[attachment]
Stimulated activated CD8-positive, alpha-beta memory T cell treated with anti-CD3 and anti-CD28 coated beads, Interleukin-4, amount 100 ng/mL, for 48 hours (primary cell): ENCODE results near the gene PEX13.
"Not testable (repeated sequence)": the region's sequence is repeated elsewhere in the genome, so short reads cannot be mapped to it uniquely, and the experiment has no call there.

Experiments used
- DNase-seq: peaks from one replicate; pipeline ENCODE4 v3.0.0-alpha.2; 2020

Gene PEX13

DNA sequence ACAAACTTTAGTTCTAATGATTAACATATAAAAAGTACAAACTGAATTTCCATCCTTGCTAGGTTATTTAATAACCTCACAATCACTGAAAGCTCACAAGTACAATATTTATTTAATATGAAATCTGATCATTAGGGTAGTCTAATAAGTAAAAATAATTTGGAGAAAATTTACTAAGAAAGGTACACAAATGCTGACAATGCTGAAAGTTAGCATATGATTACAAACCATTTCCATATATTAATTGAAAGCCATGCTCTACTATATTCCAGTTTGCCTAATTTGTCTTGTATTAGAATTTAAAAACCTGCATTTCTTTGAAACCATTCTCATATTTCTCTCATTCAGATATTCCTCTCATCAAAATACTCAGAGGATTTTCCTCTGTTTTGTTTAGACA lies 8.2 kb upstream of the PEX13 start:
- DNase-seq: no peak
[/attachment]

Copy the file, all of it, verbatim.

Stimulated activated CD8-positive, alpha-beta memory T cell treated with anti-CD3 and anti-CD28 coated beads, Interleukin-4, amount 100 ng/mL, for 48 hours (primary cell): ENCODE results near the gene PEX13.
"Not testable (repeated sequence)": the region's sequence is repeated elsewhere in the genome, so short reads cannot be mapped to it uniquely, and the experiment has no call there.

Experiments used
- DNase-seq: peaks from one replicate; pipeline ENCODE4 v3.0.0-alpha.2; 2020

Gene PEX13

DNA sequence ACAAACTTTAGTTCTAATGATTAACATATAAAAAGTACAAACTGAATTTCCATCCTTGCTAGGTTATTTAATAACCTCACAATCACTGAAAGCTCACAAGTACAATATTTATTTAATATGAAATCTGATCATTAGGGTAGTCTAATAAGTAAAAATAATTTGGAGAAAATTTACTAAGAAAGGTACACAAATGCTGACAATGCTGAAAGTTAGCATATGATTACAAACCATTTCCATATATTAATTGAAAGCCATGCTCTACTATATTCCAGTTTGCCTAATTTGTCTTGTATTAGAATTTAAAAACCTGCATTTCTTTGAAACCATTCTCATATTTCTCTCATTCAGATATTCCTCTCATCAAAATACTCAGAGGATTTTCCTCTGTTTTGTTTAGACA lies 8.2 kb upstream of the PEX13 start:
- DNase-seq: no peak